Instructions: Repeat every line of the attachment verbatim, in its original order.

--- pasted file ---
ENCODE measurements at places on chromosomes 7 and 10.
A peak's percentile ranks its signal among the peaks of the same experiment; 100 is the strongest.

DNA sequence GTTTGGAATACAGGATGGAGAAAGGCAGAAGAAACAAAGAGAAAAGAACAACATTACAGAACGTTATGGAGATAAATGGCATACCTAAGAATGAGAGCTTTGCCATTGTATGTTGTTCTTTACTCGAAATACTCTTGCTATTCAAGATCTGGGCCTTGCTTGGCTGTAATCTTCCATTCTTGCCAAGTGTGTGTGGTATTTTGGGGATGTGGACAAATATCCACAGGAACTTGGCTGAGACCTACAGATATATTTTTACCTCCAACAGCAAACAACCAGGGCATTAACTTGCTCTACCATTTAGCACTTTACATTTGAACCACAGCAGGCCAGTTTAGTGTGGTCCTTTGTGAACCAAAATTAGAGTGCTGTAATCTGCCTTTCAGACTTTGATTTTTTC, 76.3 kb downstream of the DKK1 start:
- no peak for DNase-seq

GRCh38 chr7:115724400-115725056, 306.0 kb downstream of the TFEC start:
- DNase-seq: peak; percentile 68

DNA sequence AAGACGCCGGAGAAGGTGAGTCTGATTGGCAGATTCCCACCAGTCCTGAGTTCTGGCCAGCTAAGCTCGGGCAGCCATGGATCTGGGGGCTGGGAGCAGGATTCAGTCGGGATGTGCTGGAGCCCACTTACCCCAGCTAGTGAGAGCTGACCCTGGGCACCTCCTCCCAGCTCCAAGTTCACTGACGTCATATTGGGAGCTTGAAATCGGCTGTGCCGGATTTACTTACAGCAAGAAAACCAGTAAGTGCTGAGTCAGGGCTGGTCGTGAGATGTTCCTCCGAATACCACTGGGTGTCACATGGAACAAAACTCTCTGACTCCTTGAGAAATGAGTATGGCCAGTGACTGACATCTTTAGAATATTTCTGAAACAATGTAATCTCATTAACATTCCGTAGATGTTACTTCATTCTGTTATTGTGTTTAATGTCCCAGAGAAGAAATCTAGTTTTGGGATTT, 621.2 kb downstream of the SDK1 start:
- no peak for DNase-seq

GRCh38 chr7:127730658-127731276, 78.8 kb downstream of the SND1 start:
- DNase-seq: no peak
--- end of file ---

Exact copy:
ENCODE measurements at places on chromosomes 7 and 10.
A peak's percentile ranks its signal among the peaks of the same experiment; 100 is the strongest.

DNA sequence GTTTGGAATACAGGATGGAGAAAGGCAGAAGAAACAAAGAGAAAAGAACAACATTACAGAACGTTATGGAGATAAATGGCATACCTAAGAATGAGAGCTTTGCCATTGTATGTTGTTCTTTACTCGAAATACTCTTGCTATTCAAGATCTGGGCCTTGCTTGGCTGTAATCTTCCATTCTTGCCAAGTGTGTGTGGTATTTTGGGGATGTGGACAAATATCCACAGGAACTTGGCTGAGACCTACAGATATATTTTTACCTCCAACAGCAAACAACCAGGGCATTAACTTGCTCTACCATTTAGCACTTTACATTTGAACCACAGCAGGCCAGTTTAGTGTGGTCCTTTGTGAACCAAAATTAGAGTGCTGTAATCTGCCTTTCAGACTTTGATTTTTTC, 76.3 kb downstream of the DKK1 start:
- no peak for DNase-seq

GRCh38 chr7:115724400-115725056, 306.0 kb downstream of the TFEC start:
- DNase-seq: peak; percentile 68

DNA sequence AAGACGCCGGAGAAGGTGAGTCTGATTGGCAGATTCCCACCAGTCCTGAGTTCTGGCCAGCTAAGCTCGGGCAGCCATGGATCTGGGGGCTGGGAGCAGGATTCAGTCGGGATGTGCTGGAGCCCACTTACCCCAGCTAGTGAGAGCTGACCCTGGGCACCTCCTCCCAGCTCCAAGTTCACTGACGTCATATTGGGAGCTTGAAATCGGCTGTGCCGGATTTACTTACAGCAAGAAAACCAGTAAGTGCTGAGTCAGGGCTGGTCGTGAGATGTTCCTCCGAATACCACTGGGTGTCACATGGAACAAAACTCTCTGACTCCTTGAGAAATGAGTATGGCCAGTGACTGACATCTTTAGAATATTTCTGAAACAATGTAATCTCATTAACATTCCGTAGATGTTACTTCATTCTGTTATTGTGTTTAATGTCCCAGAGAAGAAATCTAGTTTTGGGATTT, 621.2 kb downstream of the SDK1 start:
- no peak for DNase-seq

GRCh38 chr7:127730658-127731276, 78.8 kb downstream of the SND1 start:
- DNase-seq: no peak